Ethio-SPaRe Research Trips 7 and 8 (February-March and May-June 2014)
Field Research, Digitizing and Conservation missions 7 and 8:
January-February 2014; May-June 2014
Districts of activity: Eastern Tegray Zone, wärädas Gulo Makäda, Keletta Awla'lo, Irob
Churches and monasteries visited: 1. Gwahtärat Qirqos; 2. Endamosa Däbrä Sälam Mäzgäbä Sellase; 3. Lehusa Maryam; 4. Ma'täb Däbrä Gännät Maryam; 5. Mazaber Däbrä Sellase; 6. Emba Täkula Däbrä Gännät Mikael.
Topographic and archaeological activities in the area of Addigrat: Ara'ro Täklä Haymanot.
Mission report part 1: read Part 1 online or download PDF file.
Mission report part 2: instrumental analysis: download PDF file.
Conservation report UM-018: Antonella Brita, "The manuscript as a leaf puzzle: the case of the Gädlä säma'tat from 'Ura Qirqos (Ethiopia)" (PDF), Comparative Oriental Manuscript Studies Bulletin 1, 2015, 5-16.
Workshop report Mekele 2014: see Workshops page.
Public Report. Part 1
- 1. Gwahtärat Qirqos.
- 2. ˀƎndamosa Däbrä Sälam Mäzgäbä Śəllase.
- 3. Ləḥuṣa Maryam.
- 4. Maˁətäb Däbrä Gännät Maryam.
- 5. Mazabər Däbrä Śəllase.
- 6. ˀƎmba Täkula Däbrä Gännät Mikaˀel.
- Quoted bibliography.
In January – February and May – June 2014 the team of the Ethio-SPaRE carried out two minor field missions, aiming at several multidisciplinary research tasks*. Basing in Mäqälä and ˁAddigrat, the project team visited a few ecclesiastic sites and recorded manuscript collections, mostly those already noticed before, which had remained out of reach of the project team due to various technical reasons. In February 2014, M. Barbarino (Naples) joined the project team for making a 3D model of the church of ˀAraˁro Täklä Haymanot (wäräda Gulo Mäḵäda). The manuscript conservators collaborating with the project – N. Sarris, M. Di Bella, D. Domec and N. Pantazidou – continued conservation work in January – February and completed it in June 2014. Also In June 2014, the project team was accompanied by a specialist in spectrometry, I. Rabin (Berlin), and philologists Prof. A. Bausi and A. Brita (Hamburg), for diverse research activities and for participation in the concluding phase of the manuscript conservation work at ˤUra Mäsqäl. Besides, on June 11 the project team held a concluding workshop at the University of Mäqälä (see Part II). The full-scale evaluation of the results is being underway at the Hiob Ludolf Center for Ethiopian Studies in Hamburg. As usual, digital copies of the collected materials may be consulted on the premises of Ethio-SPaRe (Hamburg), in the main office of the Tǝgray Culture and Tourism Agency (Mäqäla) and in the Eastern Tǝgray Diocese (ˁAddigrat). In the following report, all datings and conclusions should be considered as preliminary.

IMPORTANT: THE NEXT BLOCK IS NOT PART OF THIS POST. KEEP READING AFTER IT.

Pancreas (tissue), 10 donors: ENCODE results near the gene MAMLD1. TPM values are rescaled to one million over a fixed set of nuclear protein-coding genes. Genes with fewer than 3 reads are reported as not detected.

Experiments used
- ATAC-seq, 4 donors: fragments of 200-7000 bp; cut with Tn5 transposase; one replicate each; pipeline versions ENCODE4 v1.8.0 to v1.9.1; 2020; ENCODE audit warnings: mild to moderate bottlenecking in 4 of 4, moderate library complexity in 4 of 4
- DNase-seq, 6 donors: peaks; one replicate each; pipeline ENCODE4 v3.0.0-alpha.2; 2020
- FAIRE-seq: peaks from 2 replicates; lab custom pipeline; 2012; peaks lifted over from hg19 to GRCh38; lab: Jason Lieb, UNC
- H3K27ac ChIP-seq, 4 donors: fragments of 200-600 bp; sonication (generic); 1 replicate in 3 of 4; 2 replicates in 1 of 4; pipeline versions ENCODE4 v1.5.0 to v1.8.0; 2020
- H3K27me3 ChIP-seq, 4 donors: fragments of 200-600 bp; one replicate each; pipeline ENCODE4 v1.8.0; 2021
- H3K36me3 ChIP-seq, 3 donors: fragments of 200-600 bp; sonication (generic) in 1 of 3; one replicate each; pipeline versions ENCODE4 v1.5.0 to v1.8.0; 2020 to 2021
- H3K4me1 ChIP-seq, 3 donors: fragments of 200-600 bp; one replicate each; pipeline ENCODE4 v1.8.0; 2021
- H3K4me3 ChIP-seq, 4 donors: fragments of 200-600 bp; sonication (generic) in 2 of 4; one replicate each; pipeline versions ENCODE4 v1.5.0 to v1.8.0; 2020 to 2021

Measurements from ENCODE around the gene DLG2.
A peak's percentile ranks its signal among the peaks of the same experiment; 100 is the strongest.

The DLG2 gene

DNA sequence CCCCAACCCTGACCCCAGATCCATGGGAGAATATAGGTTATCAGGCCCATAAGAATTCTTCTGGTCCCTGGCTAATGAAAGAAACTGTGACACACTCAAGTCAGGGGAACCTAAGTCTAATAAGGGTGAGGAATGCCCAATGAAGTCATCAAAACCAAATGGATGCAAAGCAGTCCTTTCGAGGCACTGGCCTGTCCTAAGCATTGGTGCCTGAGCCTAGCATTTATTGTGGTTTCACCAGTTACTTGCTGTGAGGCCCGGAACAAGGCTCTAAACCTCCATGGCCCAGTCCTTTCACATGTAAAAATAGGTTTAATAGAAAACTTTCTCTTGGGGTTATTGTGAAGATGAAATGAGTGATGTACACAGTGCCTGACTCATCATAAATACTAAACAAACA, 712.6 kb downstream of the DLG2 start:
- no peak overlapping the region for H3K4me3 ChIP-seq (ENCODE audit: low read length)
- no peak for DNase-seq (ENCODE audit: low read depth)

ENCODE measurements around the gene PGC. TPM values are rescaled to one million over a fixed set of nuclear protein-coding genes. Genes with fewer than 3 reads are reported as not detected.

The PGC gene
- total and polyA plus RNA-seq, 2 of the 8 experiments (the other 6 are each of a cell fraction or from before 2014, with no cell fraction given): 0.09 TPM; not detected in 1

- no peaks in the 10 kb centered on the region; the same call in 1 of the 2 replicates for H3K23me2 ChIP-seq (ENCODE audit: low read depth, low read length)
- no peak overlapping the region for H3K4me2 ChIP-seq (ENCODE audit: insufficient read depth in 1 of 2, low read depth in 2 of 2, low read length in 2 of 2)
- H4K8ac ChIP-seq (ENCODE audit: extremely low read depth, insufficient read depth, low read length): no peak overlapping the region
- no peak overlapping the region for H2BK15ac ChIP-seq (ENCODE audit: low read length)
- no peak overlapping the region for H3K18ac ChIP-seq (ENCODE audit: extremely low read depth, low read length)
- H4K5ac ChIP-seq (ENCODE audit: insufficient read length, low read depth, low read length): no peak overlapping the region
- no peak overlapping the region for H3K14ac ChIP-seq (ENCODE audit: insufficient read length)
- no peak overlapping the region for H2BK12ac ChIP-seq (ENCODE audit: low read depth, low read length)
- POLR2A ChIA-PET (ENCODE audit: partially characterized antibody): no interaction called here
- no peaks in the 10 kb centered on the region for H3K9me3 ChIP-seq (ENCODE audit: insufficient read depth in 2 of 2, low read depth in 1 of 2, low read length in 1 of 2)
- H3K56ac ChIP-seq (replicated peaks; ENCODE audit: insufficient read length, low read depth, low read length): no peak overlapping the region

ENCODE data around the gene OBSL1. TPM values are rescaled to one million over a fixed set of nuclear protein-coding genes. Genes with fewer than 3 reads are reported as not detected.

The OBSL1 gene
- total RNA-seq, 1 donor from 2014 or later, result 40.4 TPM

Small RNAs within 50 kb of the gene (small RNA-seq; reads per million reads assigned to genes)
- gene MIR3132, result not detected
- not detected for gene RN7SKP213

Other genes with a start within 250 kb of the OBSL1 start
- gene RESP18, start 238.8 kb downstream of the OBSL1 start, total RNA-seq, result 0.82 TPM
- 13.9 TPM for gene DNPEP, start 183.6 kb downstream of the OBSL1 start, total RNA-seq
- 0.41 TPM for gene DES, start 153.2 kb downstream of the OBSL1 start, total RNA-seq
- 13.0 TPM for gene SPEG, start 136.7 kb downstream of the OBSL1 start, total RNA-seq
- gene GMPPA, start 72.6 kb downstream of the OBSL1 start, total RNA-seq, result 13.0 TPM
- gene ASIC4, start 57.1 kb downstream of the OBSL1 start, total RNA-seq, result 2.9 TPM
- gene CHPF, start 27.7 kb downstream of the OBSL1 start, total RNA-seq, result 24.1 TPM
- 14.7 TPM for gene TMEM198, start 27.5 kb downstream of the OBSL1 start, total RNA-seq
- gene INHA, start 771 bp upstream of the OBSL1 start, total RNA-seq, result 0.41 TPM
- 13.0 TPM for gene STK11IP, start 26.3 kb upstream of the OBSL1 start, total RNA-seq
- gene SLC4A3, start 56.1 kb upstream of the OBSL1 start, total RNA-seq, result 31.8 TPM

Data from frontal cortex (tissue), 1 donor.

The church of Gwaḥtärat Däbrä Ṣäḥay Qirqos in located in Kǝlǝttä Awlaˁlo wäräda, in the remote area of ṭabiya Mahbärä Wäyni. Having passed the church of Qaḥen ˀƎnda Ṣadəqan, one has to drive at least one hour along a very rugged road gradually descending into a hot valley. The monastic community was established here in the time of King Yoḥannəs IV, thanks to the efforts of wäyzaro ˀAmlasu, a wife of the famous ras ˀAlula ˀƎngəda (d. 1897). The priests stated that the church is ancient and existed long before the 19th cent., but were not able to tell anything about the founder. The monks went away long ago and the church owns only three tabots but is still considered as gädam.
The church of Gwaḥtärat Qirqos appears to be a recent, unremarkable rectangular building (fig. 1, fig. 2, fig. 3). The church yard is adjacent to the wide compound of the church school with small huts of the students (fig. 4). In the yard, there is a small elevation, and mysterious “chambers” are said to be hidden under the layer of soil.
The manuscript collection of the church is small; its study was made difficult by the shortage of time and hard climatic and light conditions of the site. The books are kept in a small storage house, in a very dusty and hot room, in great disorder. The Four Gospels book of the church can be dated to late 18th or early 19th cent. According to marginal notes, it is a donation of marigeta Kidanä Maryam, a native of Ṣähalo Maryam. Despite the small size of the collection, it does possess several remarkable books. The church owns a late 17th- or 18th-cent. nice Psalter manuscript of somewhat unusual content, at least if compared with other Psalters recorded by the project in East Təgray. In the case of that Gwaḥtärat Psalter, the Psalms of David are preceded by two compositions written in the main hand, laid out in three columns: the prayer “Behold, I take refuge in the letters of thy name…” and the “Image [mälkəˁ] of the Guardian Angel”. The Psalms are accompanied by commentaries (fig. 5). The last endleaf has an extensive additio, which seems to be an excerpt from a text akin to Nägärä wäg or Śərˁatä mängəśt (fig. 6), i.e. texts dealing with regulations for the court life, hierarchy of dignitaries, etc.